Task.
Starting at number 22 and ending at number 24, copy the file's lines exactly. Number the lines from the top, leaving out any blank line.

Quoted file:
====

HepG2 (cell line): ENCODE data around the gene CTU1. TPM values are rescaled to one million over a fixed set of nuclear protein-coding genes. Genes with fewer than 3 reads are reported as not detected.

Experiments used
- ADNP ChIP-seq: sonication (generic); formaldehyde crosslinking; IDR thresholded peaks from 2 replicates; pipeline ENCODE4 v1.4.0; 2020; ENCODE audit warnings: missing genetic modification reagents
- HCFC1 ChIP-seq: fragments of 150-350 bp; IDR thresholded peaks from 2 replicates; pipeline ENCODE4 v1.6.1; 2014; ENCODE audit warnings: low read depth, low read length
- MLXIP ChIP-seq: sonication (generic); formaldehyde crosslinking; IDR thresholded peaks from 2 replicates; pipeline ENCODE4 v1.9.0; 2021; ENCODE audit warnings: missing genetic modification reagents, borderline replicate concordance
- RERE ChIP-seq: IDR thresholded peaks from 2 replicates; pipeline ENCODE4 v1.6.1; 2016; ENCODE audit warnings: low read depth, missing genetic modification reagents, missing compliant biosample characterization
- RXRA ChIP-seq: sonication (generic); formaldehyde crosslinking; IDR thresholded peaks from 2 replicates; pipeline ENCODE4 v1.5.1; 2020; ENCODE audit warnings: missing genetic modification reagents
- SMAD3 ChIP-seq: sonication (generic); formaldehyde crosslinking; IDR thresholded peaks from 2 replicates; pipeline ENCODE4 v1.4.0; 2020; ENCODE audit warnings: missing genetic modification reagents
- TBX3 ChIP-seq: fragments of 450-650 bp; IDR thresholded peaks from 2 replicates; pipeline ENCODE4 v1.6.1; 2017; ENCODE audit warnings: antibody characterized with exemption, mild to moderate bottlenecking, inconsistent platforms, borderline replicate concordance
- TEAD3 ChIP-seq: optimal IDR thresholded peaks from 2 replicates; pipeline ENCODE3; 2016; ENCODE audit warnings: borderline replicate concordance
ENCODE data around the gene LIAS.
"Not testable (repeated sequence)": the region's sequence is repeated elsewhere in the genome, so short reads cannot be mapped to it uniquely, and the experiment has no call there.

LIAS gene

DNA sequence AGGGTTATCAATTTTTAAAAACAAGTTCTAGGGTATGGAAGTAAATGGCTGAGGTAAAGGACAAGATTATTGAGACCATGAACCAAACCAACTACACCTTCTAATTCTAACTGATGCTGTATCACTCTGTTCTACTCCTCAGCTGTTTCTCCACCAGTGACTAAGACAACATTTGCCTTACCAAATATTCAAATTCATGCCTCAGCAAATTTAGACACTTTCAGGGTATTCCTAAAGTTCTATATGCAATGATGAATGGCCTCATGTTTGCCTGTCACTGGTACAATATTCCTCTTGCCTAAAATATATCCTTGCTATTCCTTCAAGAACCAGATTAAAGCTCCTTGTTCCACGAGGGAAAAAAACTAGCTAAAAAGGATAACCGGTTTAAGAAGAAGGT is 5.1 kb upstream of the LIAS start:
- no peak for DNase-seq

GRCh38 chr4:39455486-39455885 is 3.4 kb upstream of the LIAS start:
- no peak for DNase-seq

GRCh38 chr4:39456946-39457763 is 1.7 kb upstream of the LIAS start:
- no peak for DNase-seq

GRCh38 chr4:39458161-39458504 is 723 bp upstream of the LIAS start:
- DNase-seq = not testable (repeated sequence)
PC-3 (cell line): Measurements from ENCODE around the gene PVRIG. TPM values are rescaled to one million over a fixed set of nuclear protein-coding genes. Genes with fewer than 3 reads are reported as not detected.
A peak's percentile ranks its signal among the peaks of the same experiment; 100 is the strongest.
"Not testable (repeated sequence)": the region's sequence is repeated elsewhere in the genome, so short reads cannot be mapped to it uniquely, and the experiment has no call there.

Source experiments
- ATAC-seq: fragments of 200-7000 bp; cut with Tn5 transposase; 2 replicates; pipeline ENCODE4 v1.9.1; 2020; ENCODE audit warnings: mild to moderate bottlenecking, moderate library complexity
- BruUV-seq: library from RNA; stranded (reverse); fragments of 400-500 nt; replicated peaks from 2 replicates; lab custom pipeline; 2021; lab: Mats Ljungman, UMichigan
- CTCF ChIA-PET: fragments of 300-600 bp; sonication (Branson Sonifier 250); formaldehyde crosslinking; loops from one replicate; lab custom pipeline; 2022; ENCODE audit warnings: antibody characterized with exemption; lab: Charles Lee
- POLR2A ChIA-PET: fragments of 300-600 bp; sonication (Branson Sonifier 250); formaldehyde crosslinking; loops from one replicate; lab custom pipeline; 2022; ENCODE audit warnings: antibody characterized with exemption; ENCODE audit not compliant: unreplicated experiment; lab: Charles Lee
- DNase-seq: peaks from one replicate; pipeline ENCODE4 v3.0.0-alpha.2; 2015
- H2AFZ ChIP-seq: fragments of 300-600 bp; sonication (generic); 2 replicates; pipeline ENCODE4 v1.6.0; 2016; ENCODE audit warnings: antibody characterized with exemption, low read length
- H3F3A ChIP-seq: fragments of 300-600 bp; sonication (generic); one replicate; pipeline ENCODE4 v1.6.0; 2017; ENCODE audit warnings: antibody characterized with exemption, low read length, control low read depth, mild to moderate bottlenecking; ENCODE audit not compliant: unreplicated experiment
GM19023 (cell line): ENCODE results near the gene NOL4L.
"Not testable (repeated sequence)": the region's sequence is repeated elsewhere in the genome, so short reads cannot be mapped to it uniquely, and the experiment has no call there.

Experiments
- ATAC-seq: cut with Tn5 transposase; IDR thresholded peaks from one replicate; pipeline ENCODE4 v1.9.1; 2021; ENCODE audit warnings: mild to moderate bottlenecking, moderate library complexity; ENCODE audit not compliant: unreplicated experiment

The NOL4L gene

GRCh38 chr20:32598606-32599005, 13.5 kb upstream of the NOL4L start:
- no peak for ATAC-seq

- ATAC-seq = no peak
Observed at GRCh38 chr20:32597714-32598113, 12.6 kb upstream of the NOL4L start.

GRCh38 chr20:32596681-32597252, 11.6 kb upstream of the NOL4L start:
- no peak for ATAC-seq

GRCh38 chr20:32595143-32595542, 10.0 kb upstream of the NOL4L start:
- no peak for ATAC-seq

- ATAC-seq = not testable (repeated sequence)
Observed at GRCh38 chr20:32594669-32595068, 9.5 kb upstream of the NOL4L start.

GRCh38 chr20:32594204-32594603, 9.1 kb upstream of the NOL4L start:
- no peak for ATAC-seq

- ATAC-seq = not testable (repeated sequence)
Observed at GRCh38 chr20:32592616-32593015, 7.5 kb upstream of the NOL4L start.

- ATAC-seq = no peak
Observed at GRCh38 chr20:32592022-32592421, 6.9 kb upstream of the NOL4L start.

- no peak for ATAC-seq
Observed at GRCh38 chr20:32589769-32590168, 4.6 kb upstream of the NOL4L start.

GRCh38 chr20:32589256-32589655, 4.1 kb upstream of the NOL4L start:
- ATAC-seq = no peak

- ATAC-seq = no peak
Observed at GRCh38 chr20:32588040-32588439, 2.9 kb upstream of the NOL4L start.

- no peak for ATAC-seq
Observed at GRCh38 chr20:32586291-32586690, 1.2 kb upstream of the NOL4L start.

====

PC-3 (cell line): Measurements from ENCODE around the gene PVRIG. TPM values are rescaled to one million over a fixed set of nuclear protein-coding genes. Genes with fewer than 3 reads are reported as not detected.
A peak's percentile ranks its signal among the peaks of the same experiment; 100 is the strongest.
"Not testable (repeated sequence)": the region's sequence is repeated elsewhere in the genome, so short reads cannot be mapped to it uniquely, and the experiment has no call there.